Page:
It is my absolute pleasure to be sharing my thoughts on The Death of Remembrance by Denzil Meyrick. I’d also like to wish the author a very happy publication day and many joyous celebrations as this book is the tenth full length DCI Daley and DS Scott adventure. A huge thank you to publisher Polygon who provided the advance copy for review. Here’s what the book is all about:
About the Book
It’s 1983, and a beat constable walks away from a bar where he knows a crime is about to be committed.
In the present, an old fisherman is found dead by the shoreline and a stranger with a mission moves into a shabby Kinloch flat.
Meanwhile, D.C.I. Jim Daley is trying to help Brian Scott stay sober, and the good people of Kinloch are still mourning the death of one of their own.
As past and present collide, Daley finds himself face to face with old friends and foes. Memories can only last as long as those who keep them, and ghosts will not be silenced.
I can’t quite believe this is book ten. And I say that as someone who came to the series very late and had a mammoth catch up read last year. I picked up on the series a couple of years ago when Mandie bought the first few books, and again when we saw Denzil Meyrick at Bute Noir a few years back. It’s exactly my kind of series – police thriller, good humour, brilliantly memorable characters and a setting that stands almost as character in it’s own right. I have mixed reading and listening to this series, including the spin off series Tales from Kinloch and all of the short stories and I have loved every last minute of it. This was no exception. I ate it up, finishing in disappointingly quick time. Disappointing for me that is – I have a long wait now for more news from Kinloch.
Now if you haven’t read this series at all (and why not?) then I would definitely recommend that you read the books in order, including the short stories, to get the full benefit of the backstory as this is the perfect tenth anniversary tale. It pulls together many threads and characters from past and present in a way that will elicit a whole gamut of emotions – from anger, to shock, to melancholy, right through to laughter and just damn fine satisfaction in the whole story. The action flits back and forth between past and present, setting up what is about to happen and giving us as readers a reminder of some of Scott and Daley’s old nemeses. It also brings back to mind one of the most shocking tragedies to befall the residents of Kinloch in any of the books, not that anyone who read book nine really needs a reminder. Still reeling.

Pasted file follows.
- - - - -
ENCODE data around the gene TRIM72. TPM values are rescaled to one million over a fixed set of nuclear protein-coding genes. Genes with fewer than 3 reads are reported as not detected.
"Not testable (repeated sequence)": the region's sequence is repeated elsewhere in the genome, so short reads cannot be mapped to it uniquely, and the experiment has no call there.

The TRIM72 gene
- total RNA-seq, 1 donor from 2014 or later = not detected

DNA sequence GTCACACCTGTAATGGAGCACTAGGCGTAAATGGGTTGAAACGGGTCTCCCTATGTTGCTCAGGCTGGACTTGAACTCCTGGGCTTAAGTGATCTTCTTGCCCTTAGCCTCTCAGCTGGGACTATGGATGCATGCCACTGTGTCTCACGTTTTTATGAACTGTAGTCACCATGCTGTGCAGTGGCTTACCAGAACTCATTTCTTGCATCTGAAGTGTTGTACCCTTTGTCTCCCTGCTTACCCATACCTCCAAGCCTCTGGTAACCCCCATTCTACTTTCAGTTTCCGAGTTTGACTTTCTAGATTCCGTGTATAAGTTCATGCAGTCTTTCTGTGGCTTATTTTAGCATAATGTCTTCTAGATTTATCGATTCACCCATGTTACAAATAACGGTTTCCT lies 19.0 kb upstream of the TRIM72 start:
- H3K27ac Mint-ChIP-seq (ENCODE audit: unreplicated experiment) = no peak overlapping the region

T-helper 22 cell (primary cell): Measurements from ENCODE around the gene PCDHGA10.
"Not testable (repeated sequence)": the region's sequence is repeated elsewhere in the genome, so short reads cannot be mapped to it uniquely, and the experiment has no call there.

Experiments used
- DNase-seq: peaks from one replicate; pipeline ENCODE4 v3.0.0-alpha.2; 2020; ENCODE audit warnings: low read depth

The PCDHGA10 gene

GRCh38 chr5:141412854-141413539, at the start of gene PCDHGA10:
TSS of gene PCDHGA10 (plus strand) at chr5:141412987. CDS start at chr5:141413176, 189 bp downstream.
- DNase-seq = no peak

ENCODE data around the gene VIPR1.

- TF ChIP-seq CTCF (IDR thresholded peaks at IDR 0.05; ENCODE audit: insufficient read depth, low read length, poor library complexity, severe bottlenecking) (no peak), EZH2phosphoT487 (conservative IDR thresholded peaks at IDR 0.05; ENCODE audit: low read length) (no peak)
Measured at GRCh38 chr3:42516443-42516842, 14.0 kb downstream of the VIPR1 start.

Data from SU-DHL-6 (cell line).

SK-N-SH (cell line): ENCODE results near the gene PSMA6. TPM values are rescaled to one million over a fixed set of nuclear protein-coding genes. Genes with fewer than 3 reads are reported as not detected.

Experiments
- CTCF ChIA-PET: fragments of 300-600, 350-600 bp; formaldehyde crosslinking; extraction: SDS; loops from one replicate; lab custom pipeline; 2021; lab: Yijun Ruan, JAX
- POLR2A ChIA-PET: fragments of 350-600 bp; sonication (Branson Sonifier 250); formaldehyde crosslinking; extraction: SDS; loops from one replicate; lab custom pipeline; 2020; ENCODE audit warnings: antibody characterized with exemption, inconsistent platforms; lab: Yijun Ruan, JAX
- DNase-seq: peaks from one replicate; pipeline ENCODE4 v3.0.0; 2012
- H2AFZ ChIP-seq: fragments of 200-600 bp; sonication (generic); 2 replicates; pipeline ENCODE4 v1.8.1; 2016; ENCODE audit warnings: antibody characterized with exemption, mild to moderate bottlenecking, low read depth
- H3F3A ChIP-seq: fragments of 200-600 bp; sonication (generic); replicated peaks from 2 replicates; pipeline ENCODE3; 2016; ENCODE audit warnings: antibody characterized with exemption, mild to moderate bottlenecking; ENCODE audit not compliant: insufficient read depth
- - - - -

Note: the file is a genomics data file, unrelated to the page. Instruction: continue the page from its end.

I have really grown to love the characters of Jim Daley and Brian Scott. Both are flawed, and both bear battle scars, mentally and literally. it’s fair to say that it’s the psychological scars that are troubling Brian the most this time around, as readers of the series will understand, and he is in a really dark place at the start of the book. It adds a layer of conflict to an already tense story, and puts Brian in a tough position both professionally and personally. There is still a good amount of humour throughout the darkness, and his malapropisms continue to amuse as does a particularly awkward dinner over at the Daley’s. As for Daley, he is under pressure to help Brian, do his duty as a copper and navigate the murky waters of a troubled relationship with his wife Liz … Situation normal for him there then.
This book is so multi layered that it would be remiss of me to say too much more about the plot for fear of giving something crucial away. Needless to say, the joy is in the reading. Lots of unspoken questions finally answered and perhaps one or two very unexpected revelations through the course of the book. There is a small element of the author’s Tales from Kinloch series bleeding into this book, and the otherworldliness of Hamish and his gift of understanding, as well as a nod or two to other elements of the book that you really need to read to understand. The series are, afterall, two sides of the same coin. Set in the same locale just a few decades apart. It was a beautiful touch, one that left a smile on my face. It was a just conclusion to a certain story arc, but one which has also left a raft of new questions in its wake, the main one being – how the hell do you follow those last two books?
Intense, emotional and with the authors unique blend of humour and experience, all wrapped up in a wonderful sense of place that springs so vividly to mind you can almost feel the fog wrap itself around you as it rolls across the shore. It’s everything I didn’t know I wanted from the series and more and most definitely recommended. Can I say it’s a ‘happy’ anniversary? Yes, and no. Justice is served in a truly satisfactory and often pulse pounding way and who could ask for anything more than that?
About the Author
Denzil Meyrick was born in Glasgow and brought up in Campbeltown. After studying politics, he pursued a varied career including time spent as a police officer, freelance journalist, and director of several companies.
Beginning with Whisky from Small Glasses, then The Last Witness, Dark Suits and Sad Songs, The Rat Stone Serenade, and Well of the Winds, the DCI Daley series have all become Scottish Crime bestsellers. Whisky from Small Glasses reached #2 in the UK Kindle store in 2016.
An anthology of short stories, One Last Dram was published in late 2017.
The Daley series to date have all been number one bestselling UK audiobooks on Audible. DCI Daley #6 The Relentless Tide and #7 A Breath on Dying Embers one of the Scotsman newspaper’s books of 2018 and 2019. A Breath On Dying Embers was longlisted for the 2019 McIlvanney Prize.
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